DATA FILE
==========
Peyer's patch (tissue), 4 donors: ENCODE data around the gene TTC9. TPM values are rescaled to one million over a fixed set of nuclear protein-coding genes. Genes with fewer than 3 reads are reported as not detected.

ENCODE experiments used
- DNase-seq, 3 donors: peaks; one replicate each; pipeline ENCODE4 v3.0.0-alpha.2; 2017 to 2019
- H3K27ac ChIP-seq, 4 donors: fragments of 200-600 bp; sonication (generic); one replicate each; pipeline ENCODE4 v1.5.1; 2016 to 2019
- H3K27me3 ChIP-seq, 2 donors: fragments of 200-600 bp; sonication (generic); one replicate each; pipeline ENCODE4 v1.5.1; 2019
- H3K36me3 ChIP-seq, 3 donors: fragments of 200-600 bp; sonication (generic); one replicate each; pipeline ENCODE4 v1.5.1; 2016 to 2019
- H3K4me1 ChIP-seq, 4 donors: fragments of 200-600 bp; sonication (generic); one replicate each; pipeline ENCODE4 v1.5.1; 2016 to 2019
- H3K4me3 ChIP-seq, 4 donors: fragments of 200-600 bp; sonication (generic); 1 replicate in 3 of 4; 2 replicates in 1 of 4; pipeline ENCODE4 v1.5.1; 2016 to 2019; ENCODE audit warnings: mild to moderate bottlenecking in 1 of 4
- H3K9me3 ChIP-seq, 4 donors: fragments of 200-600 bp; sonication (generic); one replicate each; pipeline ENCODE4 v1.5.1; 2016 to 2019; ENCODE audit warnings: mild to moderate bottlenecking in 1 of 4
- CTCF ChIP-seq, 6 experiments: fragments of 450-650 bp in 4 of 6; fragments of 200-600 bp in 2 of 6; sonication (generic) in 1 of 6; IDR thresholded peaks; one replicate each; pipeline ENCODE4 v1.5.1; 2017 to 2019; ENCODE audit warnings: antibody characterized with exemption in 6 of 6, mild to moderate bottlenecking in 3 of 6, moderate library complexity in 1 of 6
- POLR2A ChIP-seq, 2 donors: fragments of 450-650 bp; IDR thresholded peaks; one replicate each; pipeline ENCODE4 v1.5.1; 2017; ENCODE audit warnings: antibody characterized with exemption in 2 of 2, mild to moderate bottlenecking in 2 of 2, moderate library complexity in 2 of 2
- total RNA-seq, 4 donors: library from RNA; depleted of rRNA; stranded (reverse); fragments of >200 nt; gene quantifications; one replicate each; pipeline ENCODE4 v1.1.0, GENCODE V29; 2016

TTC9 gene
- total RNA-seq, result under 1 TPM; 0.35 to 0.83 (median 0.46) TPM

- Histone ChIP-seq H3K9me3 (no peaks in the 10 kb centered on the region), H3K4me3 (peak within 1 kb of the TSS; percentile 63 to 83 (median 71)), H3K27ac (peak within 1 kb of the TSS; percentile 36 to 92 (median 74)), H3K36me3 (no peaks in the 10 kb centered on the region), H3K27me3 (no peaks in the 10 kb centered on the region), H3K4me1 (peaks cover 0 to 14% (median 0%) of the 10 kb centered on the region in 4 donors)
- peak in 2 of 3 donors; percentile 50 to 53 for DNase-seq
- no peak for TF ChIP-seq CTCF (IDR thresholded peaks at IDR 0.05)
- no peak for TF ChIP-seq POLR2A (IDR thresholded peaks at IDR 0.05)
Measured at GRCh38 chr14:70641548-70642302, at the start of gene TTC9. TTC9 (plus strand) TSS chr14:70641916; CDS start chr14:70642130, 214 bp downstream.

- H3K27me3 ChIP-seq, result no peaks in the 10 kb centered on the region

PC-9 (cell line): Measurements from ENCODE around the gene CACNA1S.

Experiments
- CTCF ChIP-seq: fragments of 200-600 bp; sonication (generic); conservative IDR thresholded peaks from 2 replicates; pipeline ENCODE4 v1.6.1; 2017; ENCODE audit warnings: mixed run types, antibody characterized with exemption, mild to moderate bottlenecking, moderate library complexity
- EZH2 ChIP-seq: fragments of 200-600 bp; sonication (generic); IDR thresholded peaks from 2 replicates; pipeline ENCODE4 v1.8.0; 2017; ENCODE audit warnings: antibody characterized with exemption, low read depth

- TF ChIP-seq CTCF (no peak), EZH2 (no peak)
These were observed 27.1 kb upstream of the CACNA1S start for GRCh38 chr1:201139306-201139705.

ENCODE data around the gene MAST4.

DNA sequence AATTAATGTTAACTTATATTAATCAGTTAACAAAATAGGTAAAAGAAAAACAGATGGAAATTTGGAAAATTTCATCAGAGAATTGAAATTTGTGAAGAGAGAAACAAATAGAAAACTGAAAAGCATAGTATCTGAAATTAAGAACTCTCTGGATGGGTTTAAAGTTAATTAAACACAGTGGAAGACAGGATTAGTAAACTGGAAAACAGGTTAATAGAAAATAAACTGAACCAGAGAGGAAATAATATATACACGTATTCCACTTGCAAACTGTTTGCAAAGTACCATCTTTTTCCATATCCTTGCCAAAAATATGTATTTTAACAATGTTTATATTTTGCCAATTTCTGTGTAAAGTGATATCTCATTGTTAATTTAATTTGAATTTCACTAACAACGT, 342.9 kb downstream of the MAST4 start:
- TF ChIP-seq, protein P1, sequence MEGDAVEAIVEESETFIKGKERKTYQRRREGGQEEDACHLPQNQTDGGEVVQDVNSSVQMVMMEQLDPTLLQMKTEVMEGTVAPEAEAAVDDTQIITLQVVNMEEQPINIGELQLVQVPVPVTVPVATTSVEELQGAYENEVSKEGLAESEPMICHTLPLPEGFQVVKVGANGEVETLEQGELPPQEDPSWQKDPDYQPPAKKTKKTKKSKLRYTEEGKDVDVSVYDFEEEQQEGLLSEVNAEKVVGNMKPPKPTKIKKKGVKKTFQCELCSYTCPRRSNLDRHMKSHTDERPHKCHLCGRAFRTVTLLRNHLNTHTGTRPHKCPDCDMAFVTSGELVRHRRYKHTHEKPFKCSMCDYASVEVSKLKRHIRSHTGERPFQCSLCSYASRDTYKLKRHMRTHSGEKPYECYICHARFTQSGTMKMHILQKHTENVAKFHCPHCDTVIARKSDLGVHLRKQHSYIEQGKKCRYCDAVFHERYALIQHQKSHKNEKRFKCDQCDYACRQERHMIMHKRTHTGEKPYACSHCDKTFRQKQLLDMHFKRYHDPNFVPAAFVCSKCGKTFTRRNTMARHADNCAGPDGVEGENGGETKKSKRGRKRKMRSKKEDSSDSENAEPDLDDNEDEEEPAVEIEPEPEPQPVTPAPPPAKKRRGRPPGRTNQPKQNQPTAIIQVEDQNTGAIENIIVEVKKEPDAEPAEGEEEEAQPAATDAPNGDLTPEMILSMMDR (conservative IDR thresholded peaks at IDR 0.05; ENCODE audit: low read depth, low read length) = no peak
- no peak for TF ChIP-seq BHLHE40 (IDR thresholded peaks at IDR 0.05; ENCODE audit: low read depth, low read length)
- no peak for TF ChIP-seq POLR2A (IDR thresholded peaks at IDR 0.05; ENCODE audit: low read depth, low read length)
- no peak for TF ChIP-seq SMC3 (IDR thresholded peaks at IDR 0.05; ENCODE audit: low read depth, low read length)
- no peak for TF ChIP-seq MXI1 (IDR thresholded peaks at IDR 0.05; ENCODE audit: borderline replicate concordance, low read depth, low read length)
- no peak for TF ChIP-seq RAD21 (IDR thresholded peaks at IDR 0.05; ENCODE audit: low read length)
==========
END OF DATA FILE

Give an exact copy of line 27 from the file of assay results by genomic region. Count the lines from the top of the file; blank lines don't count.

ENCODE data around the gene MAST4.